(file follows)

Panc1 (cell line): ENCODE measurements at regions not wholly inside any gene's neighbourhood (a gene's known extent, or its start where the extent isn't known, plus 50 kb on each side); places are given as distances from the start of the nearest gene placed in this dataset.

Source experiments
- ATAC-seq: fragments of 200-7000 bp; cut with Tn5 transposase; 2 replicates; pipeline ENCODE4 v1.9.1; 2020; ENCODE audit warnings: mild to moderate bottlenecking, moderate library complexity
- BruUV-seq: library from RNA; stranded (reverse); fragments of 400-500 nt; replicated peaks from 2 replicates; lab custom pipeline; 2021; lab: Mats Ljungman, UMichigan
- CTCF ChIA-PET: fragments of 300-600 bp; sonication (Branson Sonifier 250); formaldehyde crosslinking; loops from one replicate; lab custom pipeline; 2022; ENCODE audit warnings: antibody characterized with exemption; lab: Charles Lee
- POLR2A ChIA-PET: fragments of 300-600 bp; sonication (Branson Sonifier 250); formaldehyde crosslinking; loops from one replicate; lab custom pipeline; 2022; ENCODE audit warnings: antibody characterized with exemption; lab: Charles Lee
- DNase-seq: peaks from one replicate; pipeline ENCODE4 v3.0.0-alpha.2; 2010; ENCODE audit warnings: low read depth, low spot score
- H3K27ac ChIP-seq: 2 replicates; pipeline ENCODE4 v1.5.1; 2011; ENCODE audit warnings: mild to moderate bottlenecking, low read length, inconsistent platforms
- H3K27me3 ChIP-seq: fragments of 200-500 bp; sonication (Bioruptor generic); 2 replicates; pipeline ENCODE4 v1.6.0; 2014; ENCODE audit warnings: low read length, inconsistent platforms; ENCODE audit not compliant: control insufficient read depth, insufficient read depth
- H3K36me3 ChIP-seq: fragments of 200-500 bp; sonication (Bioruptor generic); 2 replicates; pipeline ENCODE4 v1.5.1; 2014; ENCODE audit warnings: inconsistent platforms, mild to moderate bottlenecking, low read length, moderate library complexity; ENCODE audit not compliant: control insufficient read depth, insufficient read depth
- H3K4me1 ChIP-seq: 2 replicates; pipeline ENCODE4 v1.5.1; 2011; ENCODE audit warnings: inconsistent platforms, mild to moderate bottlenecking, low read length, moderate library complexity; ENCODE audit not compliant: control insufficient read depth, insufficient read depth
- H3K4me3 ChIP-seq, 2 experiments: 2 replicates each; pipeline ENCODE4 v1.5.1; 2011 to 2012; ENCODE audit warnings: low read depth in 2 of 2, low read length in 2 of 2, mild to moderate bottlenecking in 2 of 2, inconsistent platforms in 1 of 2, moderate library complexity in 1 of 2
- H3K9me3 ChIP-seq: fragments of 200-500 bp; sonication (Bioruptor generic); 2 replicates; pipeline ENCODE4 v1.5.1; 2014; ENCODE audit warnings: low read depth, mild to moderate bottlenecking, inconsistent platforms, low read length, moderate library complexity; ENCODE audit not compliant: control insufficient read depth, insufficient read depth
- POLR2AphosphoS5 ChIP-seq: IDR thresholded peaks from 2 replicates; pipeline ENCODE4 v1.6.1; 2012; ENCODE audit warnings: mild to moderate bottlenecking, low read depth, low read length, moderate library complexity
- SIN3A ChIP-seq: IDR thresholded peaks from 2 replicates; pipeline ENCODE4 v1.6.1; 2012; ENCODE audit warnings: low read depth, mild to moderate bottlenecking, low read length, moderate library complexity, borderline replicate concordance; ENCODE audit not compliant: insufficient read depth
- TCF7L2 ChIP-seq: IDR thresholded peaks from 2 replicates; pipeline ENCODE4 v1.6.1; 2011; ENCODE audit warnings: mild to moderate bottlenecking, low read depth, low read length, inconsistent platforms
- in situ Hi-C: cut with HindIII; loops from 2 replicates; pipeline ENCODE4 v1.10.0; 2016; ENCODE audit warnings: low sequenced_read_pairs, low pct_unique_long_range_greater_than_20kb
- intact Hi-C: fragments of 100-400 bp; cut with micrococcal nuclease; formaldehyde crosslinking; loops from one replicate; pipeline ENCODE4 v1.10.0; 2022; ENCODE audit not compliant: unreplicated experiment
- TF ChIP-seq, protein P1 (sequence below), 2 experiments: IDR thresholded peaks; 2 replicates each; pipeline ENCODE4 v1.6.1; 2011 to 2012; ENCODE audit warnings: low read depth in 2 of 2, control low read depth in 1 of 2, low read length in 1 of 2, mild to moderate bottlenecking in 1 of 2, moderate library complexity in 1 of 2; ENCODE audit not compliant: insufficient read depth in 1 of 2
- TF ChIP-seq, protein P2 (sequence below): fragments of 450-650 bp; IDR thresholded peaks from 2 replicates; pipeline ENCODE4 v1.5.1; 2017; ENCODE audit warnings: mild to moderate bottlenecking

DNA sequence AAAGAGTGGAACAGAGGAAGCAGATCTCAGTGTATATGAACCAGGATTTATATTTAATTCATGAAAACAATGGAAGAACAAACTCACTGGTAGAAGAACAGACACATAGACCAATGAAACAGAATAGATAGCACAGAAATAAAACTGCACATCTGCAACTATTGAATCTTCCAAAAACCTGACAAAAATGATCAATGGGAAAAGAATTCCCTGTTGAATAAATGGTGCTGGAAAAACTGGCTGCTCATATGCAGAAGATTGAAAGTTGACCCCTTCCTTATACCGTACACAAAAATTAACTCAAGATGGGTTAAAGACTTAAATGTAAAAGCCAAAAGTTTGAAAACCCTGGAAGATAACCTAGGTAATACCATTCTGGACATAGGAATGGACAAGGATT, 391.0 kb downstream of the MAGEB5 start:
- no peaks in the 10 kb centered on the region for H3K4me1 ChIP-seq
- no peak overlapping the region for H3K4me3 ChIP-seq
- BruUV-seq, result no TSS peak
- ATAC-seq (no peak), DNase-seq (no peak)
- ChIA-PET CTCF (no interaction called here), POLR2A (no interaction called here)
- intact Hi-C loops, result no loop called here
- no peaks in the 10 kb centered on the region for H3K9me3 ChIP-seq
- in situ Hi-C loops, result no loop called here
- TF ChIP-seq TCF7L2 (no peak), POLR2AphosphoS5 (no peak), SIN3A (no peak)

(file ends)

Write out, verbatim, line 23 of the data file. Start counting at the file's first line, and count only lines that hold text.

- no peak overlapping the region for H3K4me3 ChIP-seq